“Anti-Japanese propaganda has been on the rise for several years in China,” said James Schoff of the Carnegie Endowment for International Peace’s Asia Program, referring to movies, TV shows, education, and public discourse.
He said, as far as the leadership is concerned, the propaganda serves “as a unifying force for the people — and reminds the people of the early days and ideals of the CCP, even as the true communist ideals give way to capitalism. So the parade is very consistent with that.”
Turning the focus on Japan diverts attention from criticism overseas about the rise of China’s military and expenditure on defense, Schoff said, and Prime Minister Shinzo Abe, in particular, is an easy target for China’s leadership to help maintain its own support rate.
China’s defense budget is reported to balloon to $141 billion this year, though the actual figure is believed to be far higher. The Japanese Defense Ministry, meanwhile, is seeking a 2.2 percent increase in military spending to ¥5.09 trillion ($42.38 billion) for the year starting in April, reports said. If approved, this would be Japan’s biggest defense budget in 14 years.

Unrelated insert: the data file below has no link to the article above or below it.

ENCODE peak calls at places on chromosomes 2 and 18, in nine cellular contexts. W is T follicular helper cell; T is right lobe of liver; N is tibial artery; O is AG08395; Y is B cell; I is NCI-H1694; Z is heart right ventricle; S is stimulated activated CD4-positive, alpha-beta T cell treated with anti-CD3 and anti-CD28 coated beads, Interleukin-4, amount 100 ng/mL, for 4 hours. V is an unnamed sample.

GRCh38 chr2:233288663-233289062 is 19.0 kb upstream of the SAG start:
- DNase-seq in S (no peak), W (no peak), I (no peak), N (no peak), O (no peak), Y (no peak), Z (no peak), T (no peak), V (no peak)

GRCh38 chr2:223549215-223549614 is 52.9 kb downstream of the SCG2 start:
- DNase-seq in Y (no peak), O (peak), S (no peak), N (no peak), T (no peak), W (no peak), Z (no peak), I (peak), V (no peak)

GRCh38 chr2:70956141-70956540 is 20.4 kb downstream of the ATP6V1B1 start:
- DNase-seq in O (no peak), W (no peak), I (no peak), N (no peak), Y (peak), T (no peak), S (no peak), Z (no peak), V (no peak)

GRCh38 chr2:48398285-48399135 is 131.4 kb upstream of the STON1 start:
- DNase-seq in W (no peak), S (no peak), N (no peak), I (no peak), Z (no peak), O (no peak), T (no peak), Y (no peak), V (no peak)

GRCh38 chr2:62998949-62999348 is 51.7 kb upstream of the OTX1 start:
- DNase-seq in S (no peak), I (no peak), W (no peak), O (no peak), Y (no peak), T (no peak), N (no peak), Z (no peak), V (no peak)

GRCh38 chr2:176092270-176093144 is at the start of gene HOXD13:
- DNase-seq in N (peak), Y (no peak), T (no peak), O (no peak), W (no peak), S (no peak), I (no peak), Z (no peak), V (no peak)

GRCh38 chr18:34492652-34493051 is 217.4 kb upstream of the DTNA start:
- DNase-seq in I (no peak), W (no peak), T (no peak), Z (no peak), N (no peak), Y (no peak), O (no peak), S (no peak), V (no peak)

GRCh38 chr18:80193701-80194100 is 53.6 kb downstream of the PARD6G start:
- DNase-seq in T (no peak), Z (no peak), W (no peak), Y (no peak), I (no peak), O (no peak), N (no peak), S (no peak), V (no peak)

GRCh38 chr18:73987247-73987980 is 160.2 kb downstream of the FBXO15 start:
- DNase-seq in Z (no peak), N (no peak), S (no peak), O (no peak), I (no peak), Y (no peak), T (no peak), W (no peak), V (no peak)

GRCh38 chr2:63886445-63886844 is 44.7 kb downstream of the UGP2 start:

A chunk of Japan’s defense spending is expected to go toward bolstering its military presence in the Japan-administered, China-claimed Senkaku Islands in the East China Sea.
Still, analysts say Beijing isn’t specifically targeting Tokyo — one of its top trading partners — by brandishing its new military gear.
“It’s more of a statement to the U.S. and to other nations in the region, (South) Korea, Russia, Southeast Asia, as well as to the Chinese public,” said Schoff. “Of course, Beijing probably wants the Japanese to be a little frightened and awed by China’s capabilities, so that they might be less likely to support a strong Japanese government response to Chinese activity in the East China Sea.”
The anniversary events also come ahead of the expected passage of Abe’s Liberal Democratic Party-backed security legislation in the Upper House. The contentious bills have sparked widespread protests at home, while stoking the ire of Beijing and Seoul.